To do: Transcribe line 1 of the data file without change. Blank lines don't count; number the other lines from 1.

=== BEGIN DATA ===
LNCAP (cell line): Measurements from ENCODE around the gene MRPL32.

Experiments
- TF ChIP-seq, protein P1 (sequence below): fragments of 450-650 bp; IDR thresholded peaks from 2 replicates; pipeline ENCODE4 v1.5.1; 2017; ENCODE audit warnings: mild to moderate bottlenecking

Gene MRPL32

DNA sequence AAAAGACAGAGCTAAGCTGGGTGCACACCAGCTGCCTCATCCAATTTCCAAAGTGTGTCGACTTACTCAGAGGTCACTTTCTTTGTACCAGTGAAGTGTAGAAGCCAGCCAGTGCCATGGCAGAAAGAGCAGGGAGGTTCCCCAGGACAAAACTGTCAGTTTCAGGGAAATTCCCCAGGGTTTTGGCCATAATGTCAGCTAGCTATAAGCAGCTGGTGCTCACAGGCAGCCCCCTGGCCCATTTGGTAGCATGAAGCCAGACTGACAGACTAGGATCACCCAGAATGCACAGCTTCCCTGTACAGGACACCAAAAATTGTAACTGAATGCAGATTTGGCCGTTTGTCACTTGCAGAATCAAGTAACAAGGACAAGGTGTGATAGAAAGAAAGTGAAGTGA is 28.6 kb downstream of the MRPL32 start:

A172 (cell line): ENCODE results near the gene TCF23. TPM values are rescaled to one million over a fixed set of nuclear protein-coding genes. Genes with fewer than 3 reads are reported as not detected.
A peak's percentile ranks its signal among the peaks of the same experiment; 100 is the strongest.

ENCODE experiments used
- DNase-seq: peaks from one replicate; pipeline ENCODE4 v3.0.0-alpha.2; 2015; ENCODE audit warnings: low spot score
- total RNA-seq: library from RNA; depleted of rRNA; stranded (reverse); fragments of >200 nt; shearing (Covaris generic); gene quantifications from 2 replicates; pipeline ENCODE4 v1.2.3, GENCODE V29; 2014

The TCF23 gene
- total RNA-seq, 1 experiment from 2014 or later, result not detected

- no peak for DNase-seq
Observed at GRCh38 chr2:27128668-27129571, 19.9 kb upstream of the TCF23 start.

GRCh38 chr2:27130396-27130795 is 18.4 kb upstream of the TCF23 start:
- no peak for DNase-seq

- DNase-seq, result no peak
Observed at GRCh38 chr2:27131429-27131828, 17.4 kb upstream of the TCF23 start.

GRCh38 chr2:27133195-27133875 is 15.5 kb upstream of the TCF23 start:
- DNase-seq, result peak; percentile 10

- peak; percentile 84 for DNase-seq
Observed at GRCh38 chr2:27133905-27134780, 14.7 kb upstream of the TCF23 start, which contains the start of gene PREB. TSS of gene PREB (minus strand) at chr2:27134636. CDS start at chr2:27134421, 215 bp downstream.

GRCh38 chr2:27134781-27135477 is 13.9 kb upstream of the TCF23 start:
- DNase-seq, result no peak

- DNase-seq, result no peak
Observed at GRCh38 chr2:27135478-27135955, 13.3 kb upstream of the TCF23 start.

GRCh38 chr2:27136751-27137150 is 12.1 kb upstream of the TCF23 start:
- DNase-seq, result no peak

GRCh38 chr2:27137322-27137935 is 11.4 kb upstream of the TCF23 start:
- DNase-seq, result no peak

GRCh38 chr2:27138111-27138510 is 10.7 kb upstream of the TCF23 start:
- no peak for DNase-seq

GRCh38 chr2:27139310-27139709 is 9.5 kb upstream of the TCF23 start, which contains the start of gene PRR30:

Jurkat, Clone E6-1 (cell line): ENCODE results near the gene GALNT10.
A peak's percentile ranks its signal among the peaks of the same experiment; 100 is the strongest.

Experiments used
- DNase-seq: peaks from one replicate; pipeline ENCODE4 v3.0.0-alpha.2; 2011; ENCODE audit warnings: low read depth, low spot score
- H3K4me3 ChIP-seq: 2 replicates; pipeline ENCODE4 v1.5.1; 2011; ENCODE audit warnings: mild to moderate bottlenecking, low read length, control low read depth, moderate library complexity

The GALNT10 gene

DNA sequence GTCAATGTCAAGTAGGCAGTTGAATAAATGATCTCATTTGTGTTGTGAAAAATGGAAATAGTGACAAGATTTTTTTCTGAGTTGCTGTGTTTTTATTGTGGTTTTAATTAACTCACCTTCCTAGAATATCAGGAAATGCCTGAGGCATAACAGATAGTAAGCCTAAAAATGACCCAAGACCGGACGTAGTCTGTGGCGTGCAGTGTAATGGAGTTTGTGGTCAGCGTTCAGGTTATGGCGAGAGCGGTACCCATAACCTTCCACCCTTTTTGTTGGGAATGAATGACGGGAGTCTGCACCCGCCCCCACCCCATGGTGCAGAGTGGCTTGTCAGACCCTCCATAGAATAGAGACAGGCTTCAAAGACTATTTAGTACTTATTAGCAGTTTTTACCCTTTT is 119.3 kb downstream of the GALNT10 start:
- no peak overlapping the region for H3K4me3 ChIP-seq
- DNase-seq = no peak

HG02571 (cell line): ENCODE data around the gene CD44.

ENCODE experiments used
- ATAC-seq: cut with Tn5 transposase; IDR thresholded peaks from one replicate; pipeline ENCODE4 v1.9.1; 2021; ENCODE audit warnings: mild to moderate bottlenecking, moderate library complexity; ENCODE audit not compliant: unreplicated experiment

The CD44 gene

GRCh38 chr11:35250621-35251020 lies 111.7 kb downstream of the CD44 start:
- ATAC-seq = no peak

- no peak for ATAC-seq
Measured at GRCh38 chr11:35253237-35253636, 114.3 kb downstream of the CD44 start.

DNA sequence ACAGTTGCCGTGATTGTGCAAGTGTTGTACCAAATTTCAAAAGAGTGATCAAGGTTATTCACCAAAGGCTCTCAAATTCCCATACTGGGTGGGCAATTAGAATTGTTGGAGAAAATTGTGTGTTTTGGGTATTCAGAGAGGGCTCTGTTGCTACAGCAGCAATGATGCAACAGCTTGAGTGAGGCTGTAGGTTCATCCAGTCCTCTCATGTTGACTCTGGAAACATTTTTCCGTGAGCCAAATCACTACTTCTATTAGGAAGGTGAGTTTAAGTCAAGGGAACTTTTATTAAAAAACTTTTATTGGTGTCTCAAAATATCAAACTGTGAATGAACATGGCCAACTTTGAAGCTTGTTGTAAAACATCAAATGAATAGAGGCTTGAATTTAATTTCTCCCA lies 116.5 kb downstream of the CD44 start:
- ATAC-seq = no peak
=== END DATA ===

LNCAP (cell line): Measurements from ENCODE around the gene MRPL32.